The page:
Advertisement

Introduction

  • M. Girault
Part of the Econometrics and Operations Research / Ökonometrie und Unternehmensforschung book series (ÖKONOMETRIE, volume 3)

Abstract

We denote by the name “Random Model” any abstract scheme of a probabilistic nature, which can represent certain real phenomena. As long as these models provide adequate representation of the phenomena under observation (in the same way as any mathematical model used by the engineer) they allow us to forecast the consequences of certain situations. Thus, these models afford the possibility of making calculated choices. For this reason, they play an important part in the science of decision, more so as their field of application is very wide, since they occur frequently.

Preview

Unable to display preview. Download preview PDF.

Unable to display preview. Download preview PDF.

References

  1. 1.
    The classical Probability Theory is limited to the study of the three following cases: ∈ includes a finite number of states. ∈ is (real numbers). The model is called random variable. ∈ is the set Rk of vectors with k real components or random vectors. Of course, in order to study the law of large numbers, infinite sequences of random variables are considered but nevertheless the systematic study of Random infinite successions, is not undertaken.Google Scholar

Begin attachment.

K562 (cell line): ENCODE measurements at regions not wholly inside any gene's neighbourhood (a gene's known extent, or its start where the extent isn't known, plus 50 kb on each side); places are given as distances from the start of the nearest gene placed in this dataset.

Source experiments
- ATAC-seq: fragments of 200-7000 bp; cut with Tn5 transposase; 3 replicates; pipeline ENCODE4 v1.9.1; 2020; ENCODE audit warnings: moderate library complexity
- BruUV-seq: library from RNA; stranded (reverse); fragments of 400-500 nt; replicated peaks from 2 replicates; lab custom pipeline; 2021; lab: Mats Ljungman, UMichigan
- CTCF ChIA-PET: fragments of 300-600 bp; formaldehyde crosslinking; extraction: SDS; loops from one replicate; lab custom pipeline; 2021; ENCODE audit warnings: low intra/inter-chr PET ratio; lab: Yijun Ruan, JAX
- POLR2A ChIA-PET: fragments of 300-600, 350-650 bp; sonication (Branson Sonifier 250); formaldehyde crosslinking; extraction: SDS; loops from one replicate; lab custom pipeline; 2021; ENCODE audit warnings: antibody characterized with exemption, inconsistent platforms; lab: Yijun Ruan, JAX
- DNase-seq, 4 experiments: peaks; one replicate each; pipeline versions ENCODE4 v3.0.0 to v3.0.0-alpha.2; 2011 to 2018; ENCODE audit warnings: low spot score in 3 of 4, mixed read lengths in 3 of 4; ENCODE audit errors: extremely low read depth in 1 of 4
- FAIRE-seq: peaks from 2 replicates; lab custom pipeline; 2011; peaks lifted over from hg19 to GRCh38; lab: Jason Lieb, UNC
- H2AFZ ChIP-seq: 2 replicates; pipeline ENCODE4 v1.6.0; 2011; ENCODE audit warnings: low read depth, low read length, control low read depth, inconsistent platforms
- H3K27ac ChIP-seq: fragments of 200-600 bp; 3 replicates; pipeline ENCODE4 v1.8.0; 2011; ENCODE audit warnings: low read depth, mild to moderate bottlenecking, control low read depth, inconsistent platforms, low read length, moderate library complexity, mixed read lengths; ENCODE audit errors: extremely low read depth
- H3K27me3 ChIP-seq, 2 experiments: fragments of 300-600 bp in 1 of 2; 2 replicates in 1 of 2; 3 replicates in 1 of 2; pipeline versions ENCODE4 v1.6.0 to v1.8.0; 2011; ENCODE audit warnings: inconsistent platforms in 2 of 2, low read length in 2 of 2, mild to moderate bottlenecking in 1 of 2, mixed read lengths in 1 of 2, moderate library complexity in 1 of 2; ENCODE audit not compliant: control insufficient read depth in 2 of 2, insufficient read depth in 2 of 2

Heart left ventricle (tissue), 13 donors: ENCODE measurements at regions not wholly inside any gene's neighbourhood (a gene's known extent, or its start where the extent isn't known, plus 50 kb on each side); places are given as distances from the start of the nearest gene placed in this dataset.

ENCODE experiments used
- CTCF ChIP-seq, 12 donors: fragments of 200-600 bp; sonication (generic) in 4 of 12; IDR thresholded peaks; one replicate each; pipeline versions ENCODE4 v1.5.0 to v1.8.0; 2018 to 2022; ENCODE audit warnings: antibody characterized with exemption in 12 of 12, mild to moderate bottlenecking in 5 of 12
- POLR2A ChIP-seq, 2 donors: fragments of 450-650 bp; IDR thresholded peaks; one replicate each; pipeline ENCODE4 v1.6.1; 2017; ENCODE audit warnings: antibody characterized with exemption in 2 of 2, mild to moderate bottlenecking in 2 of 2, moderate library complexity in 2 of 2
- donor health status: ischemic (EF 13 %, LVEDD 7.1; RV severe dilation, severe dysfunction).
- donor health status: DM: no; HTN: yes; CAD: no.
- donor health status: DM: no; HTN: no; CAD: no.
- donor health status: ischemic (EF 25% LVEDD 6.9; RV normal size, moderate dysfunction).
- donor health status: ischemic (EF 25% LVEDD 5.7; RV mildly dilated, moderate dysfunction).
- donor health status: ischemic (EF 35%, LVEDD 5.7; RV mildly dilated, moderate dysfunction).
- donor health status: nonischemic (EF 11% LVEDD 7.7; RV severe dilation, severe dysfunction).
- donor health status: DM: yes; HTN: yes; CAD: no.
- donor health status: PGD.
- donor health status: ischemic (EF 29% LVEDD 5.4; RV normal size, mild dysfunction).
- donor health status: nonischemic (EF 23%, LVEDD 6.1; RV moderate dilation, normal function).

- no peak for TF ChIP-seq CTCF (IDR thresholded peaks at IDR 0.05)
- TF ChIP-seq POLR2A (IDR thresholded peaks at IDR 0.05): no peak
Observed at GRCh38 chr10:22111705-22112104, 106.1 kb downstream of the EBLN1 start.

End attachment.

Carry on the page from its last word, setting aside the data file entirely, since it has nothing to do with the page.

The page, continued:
2. 1.
    The Borel set of R is the set obtained by making union or intersection of any denumerable sequence of generalized intervals.Google Scholar

Copyright information

© Springer-Verlag, Berlin · Heidelberg 1966

Authors and Affiliations

  • M. Girault
    • 1
  1. 1.University of ParisFrance

Personalised recommendations